Wednesday, 3 April 2013

RA Circus - #ChronicLife

In reading a blog yesterday someone was laughing out loud about the Elephant on the Trampoline as an antidote to gloom. Humor is a great way to get temporary relief from almost everything undesirable.

The elephant made me think of the circus of course and those vintage posters I love to look at.  It also makes me think  of this successful strategy that got me through years of gloom after my diagnosis with more optimism and some unexpected bright spots that helped me through some tough years.

I would also say that (insert your disease here) is the "elephant in the room' for many of us. It takes up so much space in our lives that we would rather use another way. 

Getting a diagnosis of inflammatory arthritis is a bit like being shot from a cannon - it's scary and a huge shock coming out of the 

cannon and you can't be sure how the landing will go for you.  The diagnosis may be only the beginning of a different and more difficult phase of your life. Hopefully you will be one of the people who can achieve remission fairly fast.  To do this you need to see a rheumatologist soon after your symptoms appear and ideally you will respond well to medication. This now happens far more frequently than when I was diagnosed decades ago.

People talking about your illness may say "Look at that brave girl and her amazing exploits dealing with a serious illness" (at the best) but it's a lot like trying to tame a wild beast and you never know when it will turn on you.  It's important to keep practicing the measures that keep it under control for you. You can't turn your back on an opponent like this. 

Keep your eyes on the tigers.

As Dr Keystone said in  a lecture a few years ago "RA is a medical emergency" That statement is a call to action. (I will comment that  the lecture was inspiring)

One thing we all do with RA is juggle.  Medical appointments, doctors, family, fatigue, pain, work and worry about the future. That's a serious amount of stress to deal with.  I would like to cultivate a teflon personality so that none of the stress  would stick to me. The flip side would be the velcro personality which sounds like bad idea.

In this article about the brain though there is a statement that the brain is velcro for negative experiences - they stick and good memories are easily forgotten, so we need to work harder to overcome the negative and make more good memories. Some ways to do this are through positive emotions and cultivating the "relaxation response", which includes humor as Kelly Young aka RAWarrior says,.   Auntie Stress has a good post about kindness as another way to lower stress.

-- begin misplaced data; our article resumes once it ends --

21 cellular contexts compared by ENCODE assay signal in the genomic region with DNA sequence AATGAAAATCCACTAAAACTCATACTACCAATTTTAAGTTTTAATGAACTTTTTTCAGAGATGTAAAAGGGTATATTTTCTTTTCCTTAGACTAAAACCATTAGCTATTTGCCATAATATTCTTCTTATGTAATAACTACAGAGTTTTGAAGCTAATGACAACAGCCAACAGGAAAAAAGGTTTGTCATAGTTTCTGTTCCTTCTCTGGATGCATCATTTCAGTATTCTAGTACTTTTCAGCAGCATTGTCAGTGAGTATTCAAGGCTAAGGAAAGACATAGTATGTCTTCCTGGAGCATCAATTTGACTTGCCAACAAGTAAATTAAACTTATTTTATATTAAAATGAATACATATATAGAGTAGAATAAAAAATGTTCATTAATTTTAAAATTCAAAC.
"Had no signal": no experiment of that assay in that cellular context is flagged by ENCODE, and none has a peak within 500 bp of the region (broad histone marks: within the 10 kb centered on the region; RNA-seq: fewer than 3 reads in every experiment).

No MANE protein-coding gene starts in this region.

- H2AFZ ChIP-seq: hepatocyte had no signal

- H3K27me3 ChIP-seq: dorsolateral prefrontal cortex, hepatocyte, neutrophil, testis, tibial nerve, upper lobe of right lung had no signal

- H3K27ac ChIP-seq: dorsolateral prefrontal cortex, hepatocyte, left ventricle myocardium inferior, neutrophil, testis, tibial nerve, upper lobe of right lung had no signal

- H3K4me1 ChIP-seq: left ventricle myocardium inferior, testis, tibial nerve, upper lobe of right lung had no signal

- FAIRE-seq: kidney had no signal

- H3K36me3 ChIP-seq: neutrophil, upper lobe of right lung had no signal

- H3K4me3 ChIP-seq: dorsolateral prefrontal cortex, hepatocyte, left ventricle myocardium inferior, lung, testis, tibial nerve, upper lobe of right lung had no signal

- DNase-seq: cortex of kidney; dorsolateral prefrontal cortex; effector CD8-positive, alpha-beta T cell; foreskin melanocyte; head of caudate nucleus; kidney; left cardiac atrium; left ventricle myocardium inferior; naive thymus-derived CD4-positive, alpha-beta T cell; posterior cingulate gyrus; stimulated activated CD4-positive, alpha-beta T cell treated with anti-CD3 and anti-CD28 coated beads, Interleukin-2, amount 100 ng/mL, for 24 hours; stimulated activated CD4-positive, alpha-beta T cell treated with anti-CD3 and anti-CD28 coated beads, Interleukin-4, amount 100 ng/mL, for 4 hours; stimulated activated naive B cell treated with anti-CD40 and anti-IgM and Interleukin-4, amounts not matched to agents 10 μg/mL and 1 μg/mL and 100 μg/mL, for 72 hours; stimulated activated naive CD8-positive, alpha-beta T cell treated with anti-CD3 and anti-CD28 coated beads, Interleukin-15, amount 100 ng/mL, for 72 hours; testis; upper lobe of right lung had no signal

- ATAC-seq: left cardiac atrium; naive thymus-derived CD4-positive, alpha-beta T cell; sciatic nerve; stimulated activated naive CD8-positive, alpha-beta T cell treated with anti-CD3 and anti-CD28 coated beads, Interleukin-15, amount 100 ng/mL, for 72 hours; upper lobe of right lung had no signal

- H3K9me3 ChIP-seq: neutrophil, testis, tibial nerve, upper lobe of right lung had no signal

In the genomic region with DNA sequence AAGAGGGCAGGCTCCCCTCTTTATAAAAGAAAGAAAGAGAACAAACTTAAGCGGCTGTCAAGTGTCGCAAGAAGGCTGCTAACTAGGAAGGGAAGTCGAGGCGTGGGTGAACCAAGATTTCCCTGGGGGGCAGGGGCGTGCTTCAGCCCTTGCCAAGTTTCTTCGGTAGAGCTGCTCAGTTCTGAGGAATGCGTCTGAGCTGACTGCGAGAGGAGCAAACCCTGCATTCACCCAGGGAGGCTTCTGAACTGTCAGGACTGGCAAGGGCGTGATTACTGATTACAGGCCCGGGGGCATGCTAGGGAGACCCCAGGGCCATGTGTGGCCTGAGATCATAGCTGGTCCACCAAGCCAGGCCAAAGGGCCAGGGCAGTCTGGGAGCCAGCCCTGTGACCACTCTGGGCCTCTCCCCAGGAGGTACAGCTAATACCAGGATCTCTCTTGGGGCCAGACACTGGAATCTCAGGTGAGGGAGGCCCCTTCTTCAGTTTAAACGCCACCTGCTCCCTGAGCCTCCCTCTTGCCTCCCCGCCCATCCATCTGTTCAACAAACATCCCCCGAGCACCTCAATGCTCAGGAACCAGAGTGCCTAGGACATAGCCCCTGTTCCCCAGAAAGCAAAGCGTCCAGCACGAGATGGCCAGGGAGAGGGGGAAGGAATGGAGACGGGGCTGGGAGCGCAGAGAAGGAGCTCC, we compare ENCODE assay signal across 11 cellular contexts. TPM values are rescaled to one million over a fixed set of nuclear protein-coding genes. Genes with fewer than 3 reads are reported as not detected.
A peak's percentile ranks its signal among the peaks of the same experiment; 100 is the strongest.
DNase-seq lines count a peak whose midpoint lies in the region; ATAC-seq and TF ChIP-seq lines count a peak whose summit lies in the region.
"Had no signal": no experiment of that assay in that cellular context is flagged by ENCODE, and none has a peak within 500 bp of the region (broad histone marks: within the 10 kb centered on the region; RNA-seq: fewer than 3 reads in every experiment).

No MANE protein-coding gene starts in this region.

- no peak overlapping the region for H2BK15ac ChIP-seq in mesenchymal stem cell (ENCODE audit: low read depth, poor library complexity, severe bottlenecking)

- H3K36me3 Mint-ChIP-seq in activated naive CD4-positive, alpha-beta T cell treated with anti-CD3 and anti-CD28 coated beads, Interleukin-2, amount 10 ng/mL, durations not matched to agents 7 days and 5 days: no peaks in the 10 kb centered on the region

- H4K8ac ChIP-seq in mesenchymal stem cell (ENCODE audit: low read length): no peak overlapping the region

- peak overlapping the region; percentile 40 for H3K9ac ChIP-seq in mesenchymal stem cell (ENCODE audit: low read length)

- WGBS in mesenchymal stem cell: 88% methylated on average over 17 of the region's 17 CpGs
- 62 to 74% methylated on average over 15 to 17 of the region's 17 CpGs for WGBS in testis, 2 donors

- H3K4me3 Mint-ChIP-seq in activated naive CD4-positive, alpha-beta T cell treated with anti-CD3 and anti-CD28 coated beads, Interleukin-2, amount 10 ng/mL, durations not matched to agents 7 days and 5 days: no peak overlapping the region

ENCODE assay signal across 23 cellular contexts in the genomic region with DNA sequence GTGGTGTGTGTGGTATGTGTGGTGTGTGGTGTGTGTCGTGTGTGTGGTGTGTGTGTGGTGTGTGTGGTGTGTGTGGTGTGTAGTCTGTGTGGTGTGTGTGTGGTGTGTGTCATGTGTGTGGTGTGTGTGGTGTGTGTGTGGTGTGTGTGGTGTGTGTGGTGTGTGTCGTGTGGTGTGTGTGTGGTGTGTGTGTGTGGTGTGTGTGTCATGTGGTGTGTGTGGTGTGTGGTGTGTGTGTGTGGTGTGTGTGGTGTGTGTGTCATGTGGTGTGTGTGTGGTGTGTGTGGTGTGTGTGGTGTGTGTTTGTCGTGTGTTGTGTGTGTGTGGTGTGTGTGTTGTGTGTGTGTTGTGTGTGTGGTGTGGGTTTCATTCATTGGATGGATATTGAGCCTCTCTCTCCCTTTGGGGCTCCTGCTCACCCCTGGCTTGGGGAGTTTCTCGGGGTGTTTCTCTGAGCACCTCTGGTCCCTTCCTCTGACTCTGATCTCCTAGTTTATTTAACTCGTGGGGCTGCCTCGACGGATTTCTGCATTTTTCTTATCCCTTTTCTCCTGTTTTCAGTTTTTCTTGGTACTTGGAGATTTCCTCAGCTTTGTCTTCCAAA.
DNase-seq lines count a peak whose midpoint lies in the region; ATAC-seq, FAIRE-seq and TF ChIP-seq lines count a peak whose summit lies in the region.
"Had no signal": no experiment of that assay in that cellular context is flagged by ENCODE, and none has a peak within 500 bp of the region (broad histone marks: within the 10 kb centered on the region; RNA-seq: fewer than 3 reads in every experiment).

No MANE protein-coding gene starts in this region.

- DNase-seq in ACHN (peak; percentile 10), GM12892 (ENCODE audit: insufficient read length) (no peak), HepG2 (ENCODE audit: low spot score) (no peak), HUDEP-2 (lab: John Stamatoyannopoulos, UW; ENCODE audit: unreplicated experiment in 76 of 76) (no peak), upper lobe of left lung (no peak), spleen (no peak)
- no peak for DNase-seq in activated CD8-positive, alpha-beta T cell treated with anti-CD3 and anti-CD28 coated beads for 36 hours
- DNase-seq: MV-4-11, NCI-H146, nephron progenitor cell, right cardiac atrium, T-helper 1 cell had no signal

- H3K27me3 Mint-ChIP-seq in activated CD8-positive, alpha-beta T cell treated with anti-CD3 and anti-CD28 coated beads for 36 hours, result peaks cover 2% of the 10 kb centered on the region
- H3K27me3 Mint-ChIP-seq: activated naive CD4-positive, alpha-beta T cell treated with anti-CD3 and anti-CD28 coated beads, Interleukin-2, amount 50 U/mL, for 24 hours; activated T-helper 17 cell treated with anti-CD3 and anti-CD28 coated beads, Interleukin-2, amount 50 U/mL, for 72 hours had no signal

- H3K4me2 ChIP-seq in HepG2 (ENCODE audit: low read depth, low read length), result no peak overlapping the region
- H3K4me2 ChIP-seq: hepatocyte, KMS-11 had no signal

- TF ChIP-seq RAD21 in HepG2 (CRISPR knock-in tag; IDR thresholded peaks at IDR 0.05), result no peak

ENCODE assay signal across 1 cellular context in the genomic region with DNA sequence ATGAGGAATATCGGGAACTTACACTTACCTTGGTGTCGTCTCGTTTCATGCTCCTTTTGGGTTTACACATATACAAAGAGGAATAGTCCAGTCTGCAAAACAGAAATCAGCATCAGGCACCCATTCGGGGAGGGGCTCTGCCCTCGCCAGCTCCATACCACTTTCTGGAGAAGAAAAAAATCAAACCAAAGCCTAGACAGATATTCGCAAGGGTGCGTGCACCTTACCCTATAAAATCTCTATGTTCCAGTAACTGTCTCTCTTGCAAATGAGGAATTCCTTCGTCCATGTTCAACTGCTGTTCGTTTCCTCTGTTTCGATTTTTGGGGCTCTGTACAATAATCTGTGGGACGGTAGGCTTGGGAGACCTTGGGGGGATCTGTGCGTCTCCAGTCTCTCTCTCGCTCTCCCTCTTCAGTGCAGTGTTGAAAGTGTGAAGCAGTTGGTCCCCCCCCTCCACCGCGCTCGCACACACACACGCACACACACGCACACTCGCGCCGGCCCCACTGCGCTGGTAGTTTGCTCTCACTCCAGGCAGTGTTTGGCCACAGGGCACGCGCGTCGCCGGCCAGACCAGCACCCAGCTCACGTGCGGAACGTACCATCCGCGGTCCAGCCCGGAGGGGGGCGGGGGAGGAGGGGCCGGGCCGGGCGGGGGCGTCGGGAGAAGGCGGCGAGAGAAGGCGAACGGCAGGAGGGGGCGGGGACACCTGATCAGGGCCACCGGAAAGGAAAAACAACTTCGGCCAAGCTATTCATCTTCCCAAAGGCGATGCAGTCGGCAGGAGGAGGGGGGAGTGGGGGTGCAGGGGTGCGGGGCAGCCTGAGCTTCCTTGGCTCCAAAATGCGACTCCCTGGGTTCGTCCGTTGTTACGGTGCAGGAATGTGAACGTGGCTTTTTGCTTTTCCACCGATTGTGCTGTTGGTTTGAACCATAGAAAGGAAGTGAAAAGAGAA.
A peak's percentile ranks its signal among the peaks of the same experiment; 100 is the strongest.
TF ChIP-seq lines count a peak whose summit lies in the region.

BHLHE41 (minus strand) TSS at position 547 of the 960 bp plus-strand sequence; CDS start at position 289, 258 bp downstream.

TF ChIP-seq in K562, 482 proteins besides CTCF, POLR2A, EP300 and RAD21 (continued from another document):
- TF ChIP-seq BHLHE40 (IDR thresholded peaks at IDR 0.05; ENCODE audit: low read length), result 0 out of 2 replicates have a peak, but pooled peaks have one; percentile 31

Since this is a circus it's no surprise to see the next act involve great skill and agility. RA is a balancing act and with the feet I have now that is literally true.  I walk very carefully and try to do balance exercise.

With any chronic illness you need to enjoy yourself at least some of the time.  I once had a talk with a social worker from The Arthritis Society and an important piece of advice she gave me was "Have more fun".  Working, housework, social obligations all go better with fun.  My friend finds Doris Day movies enjoyable and she's a Dallas Cowboys fan too.

Over the years so many people in the know, like physios and moderators in Arthritis Self Management courses have suggested that exercise in a warm pool would benefit me.  I believe it but the energy expenditure equation keeps me from doing it.  By energy equation I mean this. The time to put on my bathing suit, dress, drive to the pool, park, undress and shower and then to do all that over again in reverse just does not seem to be worth the effort for only 1/2 hour of exercise.  Maybe if it were this much fun I would do it.

Water Circus

Madame Yucca looks like an amazing woman. I'll never be that strong but I do try to maintain strength by just doing simple isometric (muscle tightening exercise) and I have been doing Arthro-Pilates for years now with Lori Weisbrod (Toronto).  I love exercise that you can do lying down.

The topic of today's blog carnival is how to keep disease from taking over more of your life.  I can see that as a necessity but at this point for me the RA is well integrated and I no longer think of life without it because it is the house guest you can't get rid of.  
Once you have damaged joints, even if the other symptoms are controlled, the mechanical effects of the damage will continue.

When I was working my job was so interesting that I was not thinking much about pain for large periods of time. I used work to keep the RA from taking over even though I had to adapt.  Now that I have retired I find blogging is an enjoyable occupation. Creative outlets are good for the soul, no matter what you produce, from books to baby clothes to beautiful pictures. I totally forgot the RA when I was looking for these circus posters.